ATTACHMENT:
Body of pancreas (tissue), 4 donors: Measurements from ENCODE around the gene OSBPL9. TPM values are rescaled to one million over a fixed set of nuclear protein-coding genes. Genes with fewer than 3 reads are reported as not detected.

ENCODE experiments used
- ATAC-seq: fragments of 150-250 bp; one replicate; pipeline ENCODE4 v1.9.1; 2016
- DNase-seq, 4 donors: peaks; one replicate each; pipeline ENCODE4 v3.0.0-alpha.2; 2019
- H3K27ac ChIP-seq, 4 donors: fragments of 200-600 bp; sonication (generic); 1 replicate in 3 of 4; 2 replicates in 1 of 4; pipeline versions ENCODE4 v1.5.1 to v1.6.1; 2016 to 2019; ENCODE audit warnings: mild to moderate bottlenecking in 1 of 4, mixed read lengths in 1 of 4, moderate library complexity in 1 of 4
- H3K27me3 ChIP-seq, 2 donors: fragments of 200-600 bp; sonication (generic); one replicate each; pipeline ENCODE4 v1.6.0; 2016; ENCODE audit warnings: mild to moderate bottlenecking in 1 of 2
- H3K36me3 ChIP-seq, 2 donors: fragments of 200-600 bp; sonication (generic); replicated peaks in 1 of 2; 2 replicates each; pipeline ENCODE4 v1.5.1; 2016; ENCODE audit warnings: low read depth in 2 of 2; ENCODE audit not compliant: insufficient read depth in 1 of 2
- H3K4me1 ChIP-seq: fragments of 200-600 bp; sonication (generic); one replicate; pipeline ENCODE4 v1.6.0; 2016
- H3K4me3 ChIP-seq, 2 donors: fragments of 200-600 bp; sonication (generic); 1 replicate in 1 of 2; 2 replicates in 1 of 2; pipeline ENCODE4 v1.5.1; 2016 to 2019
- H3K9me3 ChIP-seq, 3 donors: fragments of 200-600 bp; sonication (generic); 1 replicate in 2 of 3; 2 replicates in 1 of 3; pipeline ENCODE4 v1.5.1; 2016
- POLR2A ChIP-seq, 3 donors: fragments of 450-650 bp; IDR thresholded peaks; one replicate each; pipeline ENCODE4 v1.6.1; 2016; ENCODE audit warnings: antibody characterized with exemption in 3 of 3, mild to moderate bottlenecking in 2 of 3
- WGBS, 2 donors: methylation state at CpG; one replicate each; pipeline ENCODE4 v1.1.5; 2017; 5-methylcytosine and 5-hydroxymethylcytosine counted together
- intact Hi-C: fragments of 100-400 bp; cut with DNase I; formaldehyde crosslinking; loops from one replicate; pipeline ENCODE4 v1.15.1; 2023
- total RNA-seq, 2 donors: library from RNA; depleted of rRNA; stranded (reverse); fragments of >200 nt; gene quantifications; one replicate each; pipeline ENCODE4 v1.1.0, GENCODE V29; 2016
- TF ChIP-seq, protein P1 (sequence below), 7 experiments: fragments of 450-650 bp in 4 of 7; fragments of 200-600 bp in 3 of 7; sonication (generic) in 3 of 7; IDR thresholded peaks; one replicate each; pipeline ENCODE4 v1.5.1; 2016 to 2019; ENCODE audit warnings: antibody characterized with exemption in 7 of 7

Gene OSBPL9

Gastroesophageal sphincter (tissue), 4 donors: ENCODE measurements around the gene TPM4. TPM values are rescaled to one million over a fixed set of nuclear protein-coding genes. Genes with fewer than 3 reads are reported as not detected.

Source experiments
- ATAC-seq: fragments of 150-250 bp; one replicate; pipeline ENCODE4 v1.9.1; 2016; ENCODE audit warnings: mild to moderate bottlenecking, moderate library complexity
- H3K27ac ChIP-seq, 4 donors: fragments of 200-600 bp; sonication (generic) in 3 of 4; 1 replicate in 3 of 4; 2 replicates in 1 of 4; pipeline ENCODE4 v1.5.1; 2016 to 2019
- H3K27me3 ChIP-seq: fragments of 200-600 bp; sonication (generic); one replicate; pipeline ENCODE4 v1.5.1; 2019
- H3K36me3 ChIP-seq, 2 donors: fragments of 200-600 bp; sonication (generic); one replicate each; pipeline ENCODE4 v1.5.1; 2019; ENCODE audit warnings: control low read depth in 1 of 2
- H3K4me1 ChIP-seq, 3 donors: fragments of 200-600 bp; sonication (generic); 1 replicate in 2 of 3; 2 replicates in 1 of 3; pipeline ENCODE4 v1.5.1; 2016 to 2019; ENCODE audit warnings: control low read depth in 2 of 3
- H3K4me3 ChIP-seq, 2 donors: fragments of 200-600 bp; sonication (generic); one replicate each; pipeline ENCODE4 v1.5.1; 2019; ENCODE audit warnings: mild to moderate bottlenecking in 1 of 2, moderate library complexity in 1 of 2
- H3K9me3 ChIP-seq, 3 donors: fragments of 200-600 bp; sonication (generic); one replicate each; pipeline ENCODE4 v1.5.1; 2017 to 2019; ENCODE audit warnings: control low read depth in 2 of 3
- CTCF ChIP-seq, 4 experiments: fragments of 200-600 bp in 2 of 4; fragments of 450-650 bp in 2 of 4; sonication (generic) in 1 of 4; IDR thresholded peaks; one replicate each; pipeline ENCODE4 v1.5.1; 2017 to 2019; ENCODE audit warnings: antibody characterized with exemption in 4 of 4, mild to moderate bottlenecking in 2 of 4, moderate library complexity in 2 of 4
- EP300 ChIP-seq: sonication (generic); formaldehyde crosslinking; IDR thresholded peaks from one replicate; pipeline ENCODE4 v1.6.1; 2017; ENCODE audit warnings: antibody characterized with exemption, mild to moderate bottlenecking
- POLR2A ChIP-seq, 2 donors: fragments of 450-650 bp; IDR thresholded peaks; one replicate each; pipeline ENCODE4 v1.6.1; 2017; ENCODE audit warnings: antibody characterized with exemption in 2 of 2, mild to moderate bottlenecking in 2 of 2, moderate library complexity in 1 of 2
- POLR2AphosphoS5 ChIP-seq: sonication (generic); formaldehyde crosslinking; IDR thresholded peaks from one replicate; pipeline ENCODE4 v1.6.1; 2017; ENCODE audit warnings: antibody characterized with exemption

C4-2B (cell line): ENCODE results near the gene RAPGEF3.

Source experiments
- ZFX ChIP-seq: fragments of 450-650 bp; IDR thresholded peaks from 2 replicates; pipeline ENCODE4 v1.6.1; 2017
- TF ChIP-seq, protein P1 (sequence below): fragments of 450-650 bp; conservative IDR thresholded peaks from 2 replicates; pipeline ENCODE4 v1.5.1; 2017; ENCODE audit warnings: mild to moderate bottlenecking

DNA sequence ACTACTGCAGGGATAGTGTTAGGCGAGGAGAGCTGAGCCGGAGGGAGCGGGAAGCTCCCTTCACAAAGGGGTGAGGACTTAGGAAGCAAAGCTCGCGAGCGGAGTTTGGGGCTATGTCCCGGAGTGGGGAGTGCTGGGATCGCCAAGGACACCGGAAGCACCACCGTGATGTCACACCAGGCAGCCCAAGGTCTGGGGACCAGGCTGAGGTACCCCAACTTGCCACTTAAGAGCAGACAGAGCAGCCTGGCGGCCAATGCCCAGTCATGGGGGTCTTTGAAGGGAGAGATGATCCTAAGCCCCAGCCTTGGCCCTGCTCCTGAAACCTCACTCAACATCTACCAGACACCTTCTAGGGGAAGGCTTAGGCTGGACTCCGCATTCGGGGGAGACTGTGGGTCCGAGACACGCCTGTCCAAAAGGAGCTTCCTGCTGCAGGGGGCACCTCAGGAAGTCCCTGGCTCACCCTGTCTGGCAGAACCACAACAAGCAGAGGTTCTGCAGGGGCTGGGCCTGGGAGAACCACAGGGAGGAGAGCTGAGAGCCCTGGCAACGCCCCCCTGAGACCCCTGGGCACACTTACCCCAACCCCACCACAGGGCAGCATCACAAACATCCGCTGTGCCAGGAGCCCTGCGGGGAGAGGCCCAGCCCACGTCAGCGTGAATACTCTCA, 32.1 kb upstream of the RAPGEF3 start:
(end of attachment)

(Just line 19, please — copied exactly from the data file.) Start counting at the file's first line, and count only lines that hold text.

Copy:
- ATAC-seq: fragments of 150-250 bp; one replicate; pipeline ENCODE4 v1.9.1; 2016; ENCODE audit warnings: mild to moderate bottlenecking, moderate library complexity